Recipe: Feeling in the pink with rhubarb

Slow cooked duck leg with rhubarb relish and ducky sauté potatoes.

Slow cooked duck leg with rhubarb relish and ducky sauté potatoes. - Credit: Archant

Celebrate the delicious tart stems of the prettiest pink rhubarb with my confit recipe to go with a tender leg of duck.

Rhubarb and ginger relish

Rhubarb and ginger relish - Credit: Archant

You can cook the duck either in the oven or on the top of the stove. Simply place the legs in a pan and make sure they are tucked in well together. Pour over the fat and start to heat gently. Once it’s poaching, you can leave it to cook for a few hours. When the flesh is totally tender, the legs are done. The acidity of the relish is a perfect foil to the rich duck flesh.

Serve with curly kale or shredded Savoy cabbage, wilted or steamed.

Slow-cooked duck leg with rhubarb relish and ducky saute potatoes

Serves 4


4 ducks’ legs

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Salt and pepper

1 bunch thyme or dried herb de Provence.

400g duck or goose fat

To oven-cook the duck

Turn the oven to 150C/300F/gas mark 2. Lay the thyme all over the base of a roasting pan. Place the ducks’ legs on top. Sprinkle the skins with salt and pepper. Scoop the duck fat on to the legs, slip the pan into the oven and leave for three hours. This should be enough time for most of the fat to melt out of the legs, leaving the meat tender and tasty. You can do this all a few days ahead. Keep the legs in their fat in the fridge until needed and reheat by frying them skin side down until hot through, or place into a hot preheated oven to crisp the skin and heat through. This will give extra crispness to the skin. The duck fat can be cooled, sieved and stored in jars in the freezer ready for the next time.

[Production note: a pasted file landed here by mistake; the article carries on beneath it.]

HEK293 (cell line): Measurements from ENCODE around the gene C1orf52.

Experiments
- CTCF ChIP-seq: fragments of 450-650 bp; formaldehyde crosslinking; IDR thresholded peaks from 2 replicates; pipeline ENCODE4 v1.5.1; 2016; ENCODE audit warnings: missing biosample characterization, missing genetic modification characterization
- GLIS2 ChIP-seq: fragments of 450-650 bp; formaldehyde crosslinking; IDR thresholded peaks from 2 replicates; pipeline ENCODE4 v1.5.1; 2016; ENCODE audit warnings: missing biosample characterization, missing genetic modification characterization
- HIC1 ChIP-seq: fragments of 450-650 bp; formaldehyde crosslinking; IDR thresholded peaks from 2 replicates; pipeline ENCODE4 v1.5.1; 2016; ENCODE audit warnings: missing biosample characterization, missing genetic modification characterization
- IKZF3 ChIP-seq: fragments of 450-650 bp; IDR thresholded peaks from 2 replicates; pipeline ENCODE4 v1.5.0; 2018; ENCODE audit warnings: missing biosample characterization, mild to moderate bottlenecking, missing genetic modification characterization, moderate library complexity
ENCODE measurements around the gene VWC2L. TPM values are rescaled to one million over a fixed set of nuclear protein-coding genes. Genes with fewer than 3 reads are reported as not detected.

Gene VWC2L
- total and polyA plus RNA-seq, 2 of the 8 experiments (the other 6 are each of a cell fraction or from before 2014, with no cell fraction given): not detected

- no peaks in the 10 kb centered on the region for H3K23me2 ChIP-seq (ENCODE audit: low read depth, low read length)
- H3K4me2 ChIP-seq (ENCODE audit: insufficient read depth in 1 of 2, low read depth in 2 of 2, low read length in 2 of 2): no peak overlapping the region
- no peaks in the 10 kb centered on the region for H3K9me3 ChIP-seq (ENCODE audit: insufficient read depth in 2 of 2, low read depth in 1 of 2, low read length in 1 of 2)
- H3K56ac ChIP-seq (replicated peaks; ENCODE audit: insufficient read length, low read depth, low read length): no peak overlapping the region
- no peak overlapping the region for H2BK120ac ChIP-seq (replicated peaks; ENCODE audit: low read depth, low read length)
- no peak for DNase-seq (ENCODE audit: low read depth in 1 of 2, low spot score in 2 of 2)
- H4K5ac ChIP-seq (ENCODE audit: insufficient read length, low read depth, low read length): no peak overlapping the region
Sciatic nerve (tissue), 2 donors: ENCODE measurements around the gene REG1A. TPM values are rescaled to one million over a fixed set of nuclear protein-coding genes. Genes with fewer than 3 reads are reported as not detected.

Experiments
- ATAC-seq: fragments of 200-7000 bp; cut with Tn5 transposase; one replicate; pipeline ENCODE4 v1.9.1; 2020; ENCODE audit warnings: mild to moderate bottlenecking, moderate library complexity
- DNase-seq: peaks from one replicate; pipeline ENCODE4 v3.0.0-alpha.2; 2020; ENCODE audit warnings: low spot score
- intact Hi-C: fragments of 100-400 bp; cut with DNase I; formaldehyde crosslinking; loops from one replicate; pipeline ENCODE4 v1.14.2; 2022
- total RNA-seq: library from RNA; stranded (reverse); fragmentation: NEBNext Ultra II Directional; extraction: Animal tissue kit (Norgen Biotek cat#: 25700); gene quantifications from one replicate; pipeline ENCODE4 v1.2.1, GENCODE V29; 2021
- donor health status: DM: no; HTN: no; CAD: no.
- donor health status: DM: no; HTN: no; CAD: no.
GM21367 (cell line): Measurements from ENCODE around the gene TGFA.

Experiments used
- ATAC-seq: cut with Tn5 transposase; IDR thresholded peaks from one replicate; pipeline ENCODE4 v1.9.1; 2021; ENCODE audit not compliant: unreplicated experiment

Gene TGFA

For the potatoes

1kg potatoes, such as Maris Piper, Desirée or King Edward

6-8 tbsp duck fat

Herb de Provence or fresh rosemary and thyme

30g butter

Peel and cut the potatoes into chunks. Place into a large pan of water and bring to the boil; turn down to simmer and cook for about five minutes. Drain; shake to roughen the edges.

When ready to serve, heat the duck fat/ oil and butter in a large non-stick frying pan. If your pan isn’t large enough, fry the potatoes in two batches - rather than crowding them. Have kitchen paper ready to drain them on. Add the potatoes in a single layer, not too tightly packed. The more cooked your potatoes are, the faster you sauté; the less cooked they are, the slower you sauté. Turn the heat to medium-high, so that the potatoes sizzle, but don’t stir until they start to brown underneath.

Turn them all, evenly, two or three times until nicely browned all over - season with the chopped herbs. Then lift out with a fish slice or large slotted spoon to drain on more kitchen paper. Sprinkle with sea salt. They should be rough, dry and crusty all around.

Rhubarb and ginger relish

10 sticks rhubarb, trimmed and sliced on the diagonal

8cm piece ginger, cut into matchsticks

200g brown sugar

1 tablespoon black peppercorns, crushed

3 tablespoons sherry or red wine vinegar

10 sprigs thyme, leaves picked

1 teaspoon flaked salt

Place all the ingredients in a 24 cm x 34 cm baking dish in a single layer. Mix and set aside for 15 minutes.

Put the relish in the oven at the same time as the duck and bake for 10 minutes.

Remove from the oven and gently stir, then bake for a further 15 minutes or until the rhubarb is tender. Leave to cool without stirring. (Once cooled, place it in the fridge if not using immediately, then bring it back to room temperature before serving.)

My rhubarb was from my own garden, but if you live in or around Ipswich, try Kiln Farm Nursery, Kesgrave, for plenty of home-grown rhubarb.

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